Take a walk in tall grasses this time of year and you’ll  likely pick up all sorts of hitchhikers (yes, we called them “hitchhikers” as kids)  As a  mom, I tend to find these indoors more than out: on socks, coveralls, the dryer lint screen, bath towels.

The typical varieties around here are Agrimony and Tall Beggar’s Ticks.

Agrimony Seeds

Agrimony’s aliases should clue us in:  “Cockeburr,”  “Sticklewort,” “Philanthropos” (maybe because it gives freely of its seeds?). It’s a lovely native plant—with tall, showy spikes in the late summer. The seeds rely on passersby (human and/or animal) to pick up and unknowingly deposit them elsewhere.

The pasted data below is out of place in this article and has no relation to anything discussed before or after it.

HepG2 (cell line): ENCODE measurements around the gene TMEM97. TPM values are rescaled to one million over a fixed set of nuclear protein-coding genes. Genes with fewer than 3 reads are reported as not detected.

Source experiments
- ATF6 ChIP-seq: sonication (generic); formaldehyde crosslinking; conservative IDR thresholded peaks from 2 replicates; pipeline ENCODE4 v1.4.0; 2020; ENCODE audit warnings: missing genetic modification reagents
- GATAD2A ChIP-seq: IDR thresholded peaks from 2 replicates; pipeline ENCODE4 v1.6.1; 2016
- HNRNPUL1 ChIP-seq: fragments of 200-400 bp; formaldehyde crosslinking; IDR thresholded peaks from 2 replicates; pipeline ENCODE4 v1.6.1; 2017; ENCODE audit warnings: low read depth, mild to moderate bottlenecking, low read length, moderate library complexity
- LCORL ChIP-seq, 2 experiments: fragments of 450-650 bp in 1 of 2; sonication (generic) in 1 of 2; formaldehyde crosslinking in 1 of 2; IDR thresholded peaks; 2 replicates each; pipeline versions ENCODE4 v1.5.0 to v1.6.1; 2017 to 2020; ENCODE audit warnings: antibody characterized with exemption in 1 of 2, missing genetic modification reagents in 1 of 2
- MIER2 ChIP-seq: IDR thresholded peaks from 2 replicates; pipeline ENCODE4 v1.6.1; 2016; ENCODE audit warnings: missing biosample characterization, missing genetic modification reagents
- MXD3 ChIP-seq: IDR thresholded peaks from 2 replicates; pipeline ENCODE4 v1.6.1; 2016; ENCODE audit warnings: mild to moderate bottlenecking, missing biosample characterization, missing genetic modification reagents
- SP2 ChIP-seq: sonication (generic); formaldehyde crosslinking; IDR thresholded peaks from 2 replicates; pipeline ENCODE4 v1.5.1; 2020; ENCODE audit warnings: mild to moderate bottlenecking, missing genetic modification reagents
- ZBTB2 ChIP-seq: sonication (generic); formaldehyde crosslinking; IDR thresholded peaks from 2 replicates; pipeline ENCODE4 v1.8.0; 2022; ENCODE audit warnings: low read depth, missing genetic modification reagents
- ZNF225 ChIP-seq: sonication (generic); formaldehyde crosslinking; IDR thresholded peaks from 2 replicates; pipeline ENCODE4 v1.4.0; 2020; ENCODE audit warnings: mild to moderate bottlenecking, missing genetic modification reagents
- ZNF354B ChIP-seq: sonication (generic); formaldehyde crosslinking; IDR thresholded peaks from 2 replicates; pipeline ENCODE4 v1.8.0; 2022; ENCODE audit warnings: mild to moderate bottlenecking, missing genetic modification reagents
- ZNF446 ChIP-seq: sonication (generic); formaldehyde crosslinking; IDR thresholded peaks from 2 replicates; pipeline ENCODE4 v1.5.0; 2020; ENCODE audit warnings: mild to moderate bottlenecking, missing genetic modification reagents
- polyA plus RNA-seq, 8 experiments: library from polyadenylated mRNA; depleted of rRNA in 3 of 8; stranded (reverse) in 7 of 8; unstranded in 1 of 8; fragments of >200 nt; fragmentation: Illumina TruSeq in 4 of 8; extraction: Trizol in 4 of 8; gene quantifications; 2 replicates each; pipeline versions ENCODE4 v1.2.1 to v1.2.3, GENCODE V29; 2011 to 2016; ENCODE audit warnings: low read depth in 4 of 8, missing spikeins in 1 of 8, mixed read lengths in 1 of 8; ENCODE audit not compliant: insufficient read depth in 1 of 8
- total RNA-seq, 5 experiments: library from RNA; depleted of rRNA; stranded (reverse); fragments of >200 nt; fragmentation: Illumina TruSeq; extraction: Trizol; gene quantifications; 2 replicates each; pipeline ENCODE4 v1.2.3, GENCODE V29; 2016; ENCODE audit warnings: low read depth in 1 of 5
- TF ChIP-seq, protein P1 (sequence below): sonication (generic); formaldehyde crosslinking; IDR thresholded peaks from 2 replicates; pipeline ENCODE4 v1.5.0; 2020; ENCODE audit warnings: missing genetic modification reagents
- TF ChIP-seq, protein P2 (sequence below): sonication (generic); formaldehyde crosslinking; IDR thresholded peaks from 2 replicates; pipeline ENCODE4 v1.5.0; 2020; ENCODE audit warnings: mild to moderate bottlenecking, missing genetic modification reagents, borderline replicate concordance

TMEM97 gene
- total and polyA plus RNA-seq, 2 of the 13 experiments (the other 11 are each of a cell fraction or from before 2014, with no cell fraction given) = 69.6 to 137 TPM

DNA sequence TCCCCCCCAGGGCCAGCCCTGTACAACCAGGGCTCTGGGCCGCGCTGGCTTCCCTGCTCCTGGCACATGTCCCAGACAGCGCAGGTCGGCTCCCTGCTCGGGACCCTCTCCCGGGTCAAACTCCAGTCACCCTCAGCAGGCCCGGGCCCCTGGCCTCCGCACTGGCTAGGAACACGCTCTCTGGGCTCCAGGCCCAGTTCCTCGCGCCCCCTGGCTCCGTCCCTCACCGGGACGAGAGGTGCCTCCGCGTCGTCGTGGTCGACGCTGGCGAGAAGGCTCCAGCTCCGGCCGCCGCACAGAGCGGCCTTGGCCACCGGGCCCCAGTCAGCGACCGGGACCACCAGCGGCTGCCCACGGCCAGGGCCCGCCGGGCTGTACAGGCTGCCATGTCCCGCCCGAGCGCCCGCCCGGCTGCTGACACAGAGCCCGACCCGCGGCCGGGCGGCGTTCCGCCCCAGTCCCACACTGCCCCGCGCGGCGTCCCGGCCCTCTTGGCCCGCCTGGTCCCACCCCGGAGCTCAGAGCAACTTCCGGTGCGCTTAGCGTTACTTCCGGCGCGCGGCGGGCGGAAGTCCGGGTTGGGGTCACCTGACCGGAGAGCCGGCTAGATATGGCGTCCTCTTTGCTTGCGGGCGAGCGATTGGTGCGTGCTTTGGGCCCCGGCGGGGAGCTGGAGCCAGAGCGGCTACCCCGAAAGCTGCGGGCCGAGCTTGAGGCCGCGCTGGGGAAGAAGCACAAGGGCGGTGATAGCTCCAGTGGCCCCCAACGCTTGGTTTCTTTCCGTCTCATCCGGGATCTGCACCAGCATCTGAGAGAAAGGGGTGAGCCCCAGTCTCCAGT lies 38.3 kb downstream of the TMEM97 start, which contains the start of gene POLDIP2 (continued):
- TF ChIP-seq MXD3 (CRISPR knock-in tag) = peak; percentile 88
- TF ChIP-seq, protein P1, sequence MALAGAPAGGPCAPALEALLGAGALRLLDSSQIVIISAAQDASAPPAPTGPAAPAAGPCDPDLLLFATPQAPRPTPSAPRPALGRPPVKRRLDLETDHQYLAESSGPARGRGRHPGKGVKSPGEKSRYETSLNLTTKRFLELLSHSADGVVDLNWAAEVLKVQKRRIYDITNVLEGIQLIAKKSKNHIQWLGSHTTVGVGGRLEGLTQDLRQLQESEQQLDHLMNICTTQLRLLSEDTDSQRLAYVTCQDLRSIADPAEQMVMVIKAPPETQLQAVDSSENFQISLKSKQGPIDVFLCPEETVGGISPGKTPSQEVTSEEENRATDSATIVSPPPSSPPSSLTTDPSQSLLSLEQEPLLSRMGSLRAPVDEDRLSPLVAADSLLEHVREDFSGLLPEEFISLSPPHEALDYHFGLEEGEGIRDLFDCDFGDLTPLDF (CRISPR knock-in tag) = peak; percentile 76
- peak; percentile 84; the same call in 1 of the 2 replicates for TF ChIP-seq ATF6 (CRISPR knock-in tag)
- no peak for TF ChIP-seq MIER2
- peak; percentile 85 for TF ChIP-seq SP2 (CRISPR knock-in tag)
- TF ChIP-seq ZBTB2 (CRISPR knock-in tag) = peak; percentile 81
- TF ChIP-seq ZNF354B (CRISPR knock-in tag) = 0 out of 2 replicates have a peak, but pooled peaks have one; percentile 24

Tall Beggar's Ticks

Tall Beggar’s Ticks have unique prongs which grab at any soft material—a shirt, dog hair, etc. Nathaniel, my son, upon seeing the collection on my pants promptly said, “Mom, pull those out gently because if the spikes break in the material, it’ll bother you for days!” I agreed. Just one plant can yield hundreds of prickly-pronged seeds.

In 1941, a Swiss engineer returned from a walk with his dog and found burdock seeds lodged in the animal’s fur. After careful microscopic scrutiny, he became fascinated by the “hook and loop construction” that he saw. Do you know what he invented?